This sounds great, and it really is. Dishonored has a solid build up that I hadn’t appreciated before, and I’ll chalk it up to not being in the required mindset. I have to be in the mood for something, regardless of how good it’s claimed to be. I wasn’t in the mood for Doom at its release, but when I was ready and willing I ended up loving it. The same goes for Dishonored.
The folks at Arkane Studios did a stellar job of building this fictional universe, full of rich history and characters built up through found documentation and side-quests. The level design is equally fantastic, giving players many different paths and special powers to complete their objectives. I assumed Corvo would have been rage-fueled and murderous, so that’s how I played. No one survived, and if I got caught, I fought my way out with bullets and grenades.
This “high chaos” playstyle began to affect the world around me, littering it with shambling corpses and swarms of hungry rats. I can’t wait to go back for a “low chaos” run to see how that changes Dunwall instead. Now I can’t wait to play Dishonored 2 and Arkane Studios’ upcoming Prey 2.
With Dishonored and Doom finished, I’m finally ready to begin Final Fantasy XV. I picked it up on launch day, along with the hardcover collector’s edition guide book, and as much as I wanted to dive in immediately, I was constantly bogged down by school. These last two weeks have been riddled with assignments and final exams, which made it easier to swallow something like Doom or Dishonored that could be completed in 12 hours.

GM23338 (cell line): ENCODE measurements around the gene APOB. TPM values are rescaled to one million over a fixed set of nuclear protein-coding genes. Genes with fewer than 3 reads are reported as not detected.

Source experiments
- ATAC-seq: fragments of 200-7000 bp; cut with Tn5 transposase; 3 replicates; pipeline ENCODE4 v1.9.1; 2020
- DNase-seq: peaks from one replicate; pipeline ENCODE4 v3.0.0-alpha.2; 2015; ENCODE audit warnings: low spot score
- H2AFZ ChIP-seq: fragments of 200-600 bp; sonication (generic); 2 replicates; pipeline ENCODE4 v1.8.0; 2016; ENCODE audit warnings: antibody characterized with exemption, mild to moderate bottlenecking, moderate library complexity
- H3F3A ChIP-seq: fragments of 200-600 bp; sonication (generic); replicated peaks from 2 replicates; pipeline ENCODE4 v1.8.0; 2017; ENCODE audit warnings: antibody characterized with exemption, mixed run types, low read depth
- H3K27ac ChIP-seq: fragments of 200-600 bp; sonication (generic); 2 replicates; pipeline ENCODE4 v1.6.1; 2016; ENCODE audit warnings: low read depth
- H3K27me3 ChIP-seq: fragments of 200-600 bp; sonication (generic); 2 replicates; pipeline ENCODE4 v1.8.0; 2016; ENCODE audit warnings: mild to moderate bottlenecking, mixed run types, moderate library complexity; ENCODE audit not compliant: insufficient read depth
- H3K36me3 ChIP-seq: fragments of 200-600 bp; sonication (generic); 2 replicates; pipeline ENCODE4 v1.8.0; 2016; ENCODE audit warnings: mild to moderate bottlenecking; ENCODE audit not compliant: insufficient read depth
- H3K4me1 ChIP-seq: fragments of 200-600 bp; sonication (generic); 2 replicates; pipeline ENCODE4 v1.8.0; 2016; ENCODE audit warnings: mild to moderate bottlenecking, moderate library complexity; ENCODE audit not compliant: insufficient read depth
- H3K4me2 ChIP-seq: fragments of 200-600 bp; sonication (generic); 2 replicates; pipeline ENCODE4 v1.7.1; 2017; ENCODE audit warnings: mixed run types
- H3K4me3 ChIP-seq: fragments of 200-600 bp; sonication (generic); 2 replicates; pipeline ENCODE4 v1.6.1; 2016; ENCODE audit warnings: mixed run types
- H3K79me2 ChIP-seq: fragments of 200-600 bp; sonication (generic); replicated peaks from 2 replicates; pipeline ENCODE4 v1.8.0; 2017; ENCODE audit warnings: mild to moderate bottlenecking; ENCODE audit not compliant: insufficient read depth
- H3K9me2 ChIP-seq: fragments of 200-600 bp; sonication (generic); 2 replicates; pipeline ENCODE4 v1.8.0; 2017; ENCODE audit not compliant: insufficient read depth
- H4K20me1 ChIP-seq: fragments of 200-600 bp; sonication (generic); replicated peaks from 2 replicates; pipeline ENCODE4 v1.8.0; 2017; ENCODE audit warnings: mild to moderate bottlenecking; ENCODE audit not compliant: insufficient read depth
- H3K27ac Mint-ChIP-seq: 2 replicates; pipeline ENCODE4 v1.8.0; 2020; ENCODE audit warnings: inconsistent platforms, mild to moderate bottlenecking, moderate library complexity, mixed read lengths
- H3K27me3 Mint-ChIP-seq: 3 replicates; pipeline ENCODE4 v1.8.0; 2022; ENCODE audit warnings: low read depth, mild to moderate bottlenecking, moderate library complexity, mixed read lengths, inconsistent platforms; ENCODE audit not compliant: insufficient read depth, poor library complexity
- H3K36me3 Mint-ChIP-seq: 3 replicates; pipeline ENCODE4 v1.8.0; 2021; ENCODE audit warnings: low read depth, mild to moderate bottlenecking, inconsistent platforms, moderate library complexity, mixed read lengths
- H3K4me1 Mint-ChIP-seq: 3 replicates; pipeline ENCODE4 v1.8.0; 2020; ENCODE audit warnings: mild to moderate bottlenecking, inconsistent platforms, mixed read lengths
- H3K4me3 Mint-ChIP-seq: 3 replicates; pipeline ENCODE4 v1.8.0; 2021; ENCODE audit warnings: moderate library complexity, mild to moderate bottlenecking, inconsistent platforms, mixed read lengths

Once this post goes up and I finish my term paper, it’s on. I’m ready to escape in to the world of Eos, having already watched (and loved) the Kingsglaive film. I’ve even gotten back in the Final Fantasy spirit with the PS4 port of Final Fantasy VII.
I’m determined to casually platinum it, and when I have 20-30 minutes to spare I’ve been grinding away at limit breaks and materia AP. I have everyone but Yuffie unlocked up to Limit Rank 3, but I just reached Fort Condor for the first time and haven’t recruited Cid, Cait Sith, or Vincent yet.
I’m still very much in love with the world of Gaia, the characters, and the soundtrack, and I dig that so much of the story is open to interpretation (maybe due to the quality of the game’s translation?). It was a very special game to me growing up and over the year’s I’ve kind of forgotten how much I truly enjoy Final Fantasy VII. I’ve always appreciated what it did, bringing RPGs to the mainstream and pushing the PlayStation in to millions of households, but along the way I forgot how much I adored it as a whole.
Then again, I also forgot that Tifa calls Barret a “retard” at one point and woooooof. Sign of the times, I suppose.
The addition of a 3X Turbo Mode and God Mode have made the grind significantly easier than I remember back on PlayStation. I’m in no hurry to platinum Final Fantasy VII, but I’m sincerely hoping that Squeenix ports over the PC version of Final Fantasy VIII as well. Man, I love that game.
What about you folks? What are you getting in to this weekend?